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Tralee Trailblazer,Michael O’ Callaghan’s story of perseverance and determination to become one of Ireland’s most successful horse trainers

Tralee Trailblazer,Michael O’ Callaghan’s story of perseverance and determination to become one of Ireland’s most successful horse trainers

For those that follow horse racing passionately, the name Michael O’ Callaghan will be a very familiar name. Growing up in Tralee, Michael took the road less travelled to pursue a career in something he was passionate about. Years later he is one of Kerry’s greatest success stories at a young age of 33. Michael kindly sat with us to tell readers of Connect about his journey so far.

Michael can you tell us a little bit about yourself and how you found yourself in this career?
I grew up in the town in Tralee with my parents Michael and Sandra, and two sisters Nicola and Robyn, we lived in Knockmoyle until I was eight and then we lived in Cahermoneen, before moving to Clahane when I was about sixteen. Growing up the only horse related stuff around the house was Grandad Mike used to have the odd lucky 16, he’d regularly have a small bet, but that was about the extent of the horseracing background I would have had, none really. A friend I had at the time, Alan Johnson, we were at his house one day at a loose end, and of course getting in his Mom’s hair! So she decided to send us for a riding lesson in Kennedys which was only around the corner from their house, I think I was about 12 at the time? I fell in love with horses then, but riding lessons were expensive so we found a way around facilitating my interest in them by going out to Fran McElligotts in the Spa. She had a riding and trekking centre out there, for the summer I used to take tourists down the beach on the ponies. She soon noticed though that I wanted to go faster than her ponies were able to! I then went on to work for Tom Cooper who actually lived in Cahermoneen so I knew of him, one of moms best friends Kathleen, her brother Brendan Walsh was the head lad for Tom at the time and he got me in there just to give a hand initially. I ended up working there during all my Summers, weekends and freetime, falling more in love with horse racing all the time. In the later years in school I started thinking that I wanted to get into horse racing somehow as a career, so as soon as I finished the leaving cert I went to work for Coolmore. I was only 17 at the time and leaving home was a big deal, I had recently spent time helping my dad build the house where they are now. I remember fondly being given days off school to help with the labour and dad putting it down as practical Construction Studies experience! After a year in Coolmore I completed the Irish National Stud Thoroughbred Breeding course and knew straight away I wanted to continue into a horse racing career, but not coming from a horse racing background I didn’t have any direct path to take. It’s a difficult industry to get into but if you love something enough and believe that you’re able to do it you’ll make it happen and that seems to just be the way it worked out for me. After doing the National Stud course, I stayed on to run a yard in the Irish National Stud for 12 months and it just took off from there.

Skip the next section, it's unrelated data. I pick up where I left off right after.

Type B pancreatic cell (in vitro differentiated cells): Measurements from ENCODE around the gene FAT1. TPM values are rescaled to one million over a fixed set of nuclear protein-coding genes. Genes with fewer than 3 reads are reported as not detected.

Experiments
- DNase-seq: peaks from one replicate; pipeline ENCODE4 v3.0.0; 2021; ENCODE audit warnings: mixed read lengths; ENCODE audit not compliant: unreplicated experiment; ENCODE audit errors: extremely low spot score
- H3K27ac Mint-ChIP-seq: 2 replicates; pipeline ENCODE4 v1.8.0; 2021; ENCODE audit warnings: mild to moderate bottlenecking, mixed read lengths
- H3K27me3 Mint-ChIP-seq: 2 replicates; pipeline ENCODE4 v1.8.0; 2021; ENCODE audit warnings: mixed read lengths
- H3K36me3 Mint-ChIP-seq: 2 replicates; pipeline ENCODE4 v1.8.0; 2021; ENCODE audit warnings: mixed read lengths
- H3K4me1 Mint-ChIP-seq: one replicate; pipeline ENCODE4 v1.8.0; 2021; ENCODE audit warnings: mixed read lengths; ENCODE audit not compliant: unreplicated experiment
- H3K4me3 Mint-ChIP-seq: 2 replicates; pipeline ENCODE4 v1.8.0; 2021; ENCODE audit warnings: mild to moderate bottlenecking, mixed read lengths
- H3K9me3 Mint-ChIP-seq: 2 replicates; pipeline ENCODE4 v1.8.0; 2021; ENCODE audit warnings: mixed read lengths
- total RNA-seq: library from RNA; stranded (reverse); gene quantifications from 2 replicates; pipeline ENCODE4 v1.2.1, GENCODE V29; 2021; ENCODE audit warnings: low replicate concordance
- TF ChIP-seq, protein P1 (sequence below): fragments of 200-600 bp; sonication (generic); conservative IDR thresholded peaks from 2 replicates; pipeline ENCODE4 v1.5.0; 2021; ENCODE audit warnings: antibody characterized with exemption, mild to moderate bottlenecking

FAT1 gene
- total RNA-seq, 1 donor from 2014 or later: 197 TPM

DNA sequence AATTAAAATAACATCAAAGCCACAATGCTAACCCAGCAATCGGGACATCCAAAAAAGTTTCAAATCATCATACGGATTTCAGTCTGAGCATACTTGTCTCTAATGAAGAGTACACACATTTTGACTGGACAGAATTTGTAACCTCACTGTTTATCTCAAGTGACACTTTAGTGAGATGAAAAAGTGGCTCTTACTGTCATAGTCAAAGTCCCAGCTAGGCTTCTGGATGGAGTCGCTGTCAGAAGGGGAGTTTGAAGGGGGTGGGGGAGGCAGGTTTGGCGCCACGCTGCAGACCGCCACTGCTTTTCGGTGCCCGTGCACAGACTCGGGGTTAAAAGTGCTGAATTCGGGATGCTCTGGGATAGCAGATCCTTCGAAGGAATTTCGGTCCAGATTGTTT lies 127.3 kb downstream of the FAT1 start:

With all that going on for you how did you find time to meet your wife Siobhain?
Siobhain is from Brannockstown just outside Nass; her family would have always been involved in horses. She actually did the Irish National Stud course the year before me, and funny enough the year I was doing the course she was working there as a yard foreperson and sure there used to be a few skits going on that I was getting higher grades because I was going out with one of the yard forepersons! I was lucky enough to be an award winning graduate on the course. It then came to a point of either coming home or staying in Kildare and working in racing, but at that stage the ambition outweighed the draw home so I decided to rent a farm at 20 years of age, a 70-acre farm! After a few years, having got the business off the ground, Siobhain left her position at the Irish National Stud and came to work alongside me on the farm I was renting, and she has been working alongside me ever since. Nowadays, as well as looking after most of the day to day running of the yard, Siobhain actually does a lot of the racing; she really enjoys getting the horses ready and turned out for the races. But outside of horses we have slightly separate interests, such as myself, I